Supporters of rolling back the debit swipe fee restrictions in the Dodd-Frank Act often overlook an all-important fact. Unlike other provisions of the 2010 law, which deal with things like supervising large banks or reforming derivatives trades, the interchange fee limitation championed by Sen. Dick Durbin, D-Ill., has an undeniable direct benefit for ordinary people. It protects consumers from exorbitant bank fees that raise the price of everything from clothing to car parts.
In June, Rep. Randy Neugebauer, R-Texas, introduced legislation that would repeal the Durbin amendment, and his bill is now included as part of the broader package of Dodd-Frank reforms in House Financial Services Committee Chairman Jeb Hensarling's Financial CHOICE Act. Here's why Congress should shun this legislative idea.
Every time you swipe a debit or credit card to buy a meal or a pair of shoes, the bank charges the merchant a swipe fee to process the transaction. Banks love these fees because they're uncompetitive, exorbitant and hard for consumers to see how much the fees raise prices. Every time the issue of these debit card fees comes up — like in the GOP's current effort to gut the Durbin amendment — the banks belch a giant smokescreen as cover for their gouging consumers and merchants.
Here are the three points to navigate through the spin:
First: Interchange fees are not a free and transparent market in the best tradition of our capitalist system. Visa and MasterCard so dominate this business that they can price fix swipe fees with impunity for their member banks at outrageous levels.
Second: The Durbin amendment opens up this rigged market to competition. It protects merchants and consumers from gouging even as banks continue to earn a more than generous 500% profit margin on the average debit fee, according to a study by the Merchant Advisory Group, which analyzed the figures banks submitted to the Federal Reserve.
Third: Debit reform saved consumers $6 billion in its first full year, 2012, according to a study by a noted economist, Robert Shapiro. There is no doubt consumers are benefiting: Merchants like grocers subsist on well-documented 1% profit margins; they must pass their savings on to consumers or risk their customers going down the street for milk or gas. There is simply no alternative.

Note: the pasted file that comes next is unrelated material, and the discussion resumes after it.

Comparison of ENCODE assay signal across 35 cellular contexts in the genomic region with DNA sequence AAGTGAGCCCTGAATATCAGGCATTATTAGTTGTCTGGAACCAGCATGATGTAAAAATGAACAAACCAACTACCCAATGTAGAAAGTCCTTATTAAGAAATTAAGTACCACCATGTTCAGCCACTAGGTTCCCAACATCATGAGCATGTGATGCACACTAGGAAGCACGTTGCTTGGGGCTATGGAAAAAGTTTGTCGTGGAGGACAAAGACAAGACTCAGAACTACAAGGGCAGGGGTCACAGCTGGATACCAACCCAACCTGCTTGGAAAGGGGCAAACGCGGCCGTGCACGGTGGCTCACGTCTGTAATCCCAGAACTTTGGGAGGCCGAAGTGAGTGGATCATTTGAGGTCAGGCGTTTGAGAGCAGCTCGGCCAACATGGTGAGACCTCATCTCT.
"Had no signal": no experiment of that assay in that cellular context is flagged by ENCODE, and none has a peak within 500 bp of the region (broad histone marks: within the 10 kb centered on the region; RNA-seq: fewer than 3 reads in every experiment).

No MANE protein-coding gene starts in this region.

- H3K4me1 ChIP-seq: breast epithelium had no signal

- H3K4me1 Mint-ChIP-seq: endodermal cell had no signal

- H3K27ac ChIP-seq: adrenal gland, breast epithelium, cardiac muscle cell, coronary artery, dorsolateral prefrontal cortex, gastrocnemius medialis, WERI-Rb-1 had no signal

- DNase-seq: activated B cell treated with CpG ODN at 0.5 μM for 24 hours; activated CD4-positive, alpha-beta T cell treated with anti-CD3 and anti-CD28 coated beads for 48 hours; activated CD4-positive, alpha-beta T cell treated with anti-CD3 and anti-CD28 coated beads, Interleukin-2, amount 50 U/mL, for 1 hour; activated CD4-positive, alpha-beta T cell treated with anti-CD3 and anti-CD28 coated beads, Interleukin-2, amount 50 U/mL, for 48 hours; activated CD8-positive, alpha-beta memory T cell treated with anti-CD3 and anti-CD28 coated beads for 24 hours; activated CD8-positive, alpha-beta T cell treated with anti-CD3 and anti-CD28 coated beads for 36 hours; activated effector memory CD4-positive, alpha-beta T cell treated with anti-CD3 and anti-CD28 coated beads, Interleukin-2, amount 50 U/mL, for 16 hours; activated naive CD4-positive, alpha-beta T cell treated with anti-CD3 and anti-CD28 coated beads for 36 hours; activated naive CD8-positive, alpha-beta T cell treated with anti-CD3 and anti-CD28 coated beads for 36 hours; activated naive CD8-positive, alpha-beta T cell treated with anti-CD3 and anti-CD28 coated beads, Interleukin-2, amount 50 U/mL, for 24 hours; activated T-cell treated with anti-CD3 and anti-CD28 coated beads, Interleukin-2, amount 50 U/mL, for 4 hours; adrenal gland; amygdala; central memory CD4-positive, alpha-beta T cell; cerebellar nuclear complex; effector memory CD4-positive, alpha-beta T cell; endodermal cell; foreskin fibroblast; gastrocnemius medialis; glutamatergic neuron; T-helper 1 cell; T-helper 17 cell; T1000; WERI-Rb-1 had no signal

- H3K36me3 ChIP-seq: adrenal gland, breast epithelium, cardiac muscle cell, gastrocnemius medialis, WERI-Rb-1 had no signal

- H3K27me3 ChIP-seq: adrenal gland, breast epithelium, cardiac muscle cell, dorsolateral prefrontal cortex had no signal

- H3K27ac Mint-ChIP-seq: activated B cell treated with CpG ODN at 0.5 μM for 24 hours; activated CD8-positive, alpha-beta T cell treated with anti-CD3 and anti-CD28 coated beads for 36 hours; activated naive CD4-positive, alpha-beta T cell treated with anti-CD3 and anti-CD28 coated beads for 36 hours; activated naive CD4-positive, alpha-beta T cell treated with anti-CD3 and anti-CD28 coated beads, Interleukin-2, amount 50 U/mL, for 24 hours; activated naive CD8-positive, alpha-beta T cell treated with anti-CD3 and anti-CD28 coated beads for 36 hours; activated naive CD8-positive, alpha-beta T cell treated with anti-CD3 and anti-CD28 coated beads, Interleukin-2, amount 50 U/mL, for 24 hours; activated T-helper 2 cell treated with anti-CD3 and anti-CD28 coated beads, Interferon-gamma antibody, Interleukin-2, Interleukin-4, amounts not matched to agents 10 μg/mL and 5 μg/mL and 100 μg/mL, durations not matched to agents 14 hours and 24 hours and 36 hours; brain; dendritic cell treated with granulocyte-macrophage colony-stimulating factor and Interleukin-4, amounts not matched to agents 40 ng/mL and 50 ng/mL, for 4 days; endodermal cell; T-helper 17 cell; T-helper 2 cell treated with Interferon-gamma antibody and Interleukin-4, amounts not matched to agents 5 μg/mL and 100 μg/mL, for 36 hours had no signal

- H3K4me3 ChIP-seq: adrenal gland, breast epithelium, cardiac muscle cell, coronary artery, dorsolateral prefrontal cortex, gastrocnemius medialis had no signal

In the U.S., operating without competition in an unregulated market, banks charge as much as 4% of a purchase as a swipe fee, for a profit margin of around 10,000%. Consider this: When someone buys a $100 pair of shoes, $4 goes directly to the bank, even though it costs the bank just a few pennies to process the transaction.
Without competition, swipe fees have grown into many merchants' second-largest operating cost, after labor. Some industries, like convenience stores, pay more in swipe fees than they earn in profits.
That's a crushing burden on merchants, especially small ones. It keeps them from expanding and hiring, slowing the entire economy.
Worse, though, is how swipe fees raise prices, especially hurting the poorest Americans. As Benjamin G. Edelman, a professor at Harvard Business School, said last year:
"The low-end consumers end up paying retail prices that are inflated that much further. They definitely get the short end of the stick."
After almost five years of fairer, more competitive, lower debit swipe fees under the Durbin amendment, now Hensarling and Neugebauer are attempting to wipe out this progress. By doing so, banks could make even more outsized profits at the expense of small businesses and consumers.
We merchants aren't asking for any more than what other businesses enjoy in our free-market system: A level playing field where everyone competes, where competition determines fees that make sense, and where no single player controls the game.
That's not a lot to ask. We were well on our way to a free market. And now the Neugebauer bill would turn back the clock five years.
Congress shouldn't let that happen.
Greg Ferrara is senior vice president of government relations and public affairs at the National Grocers Association.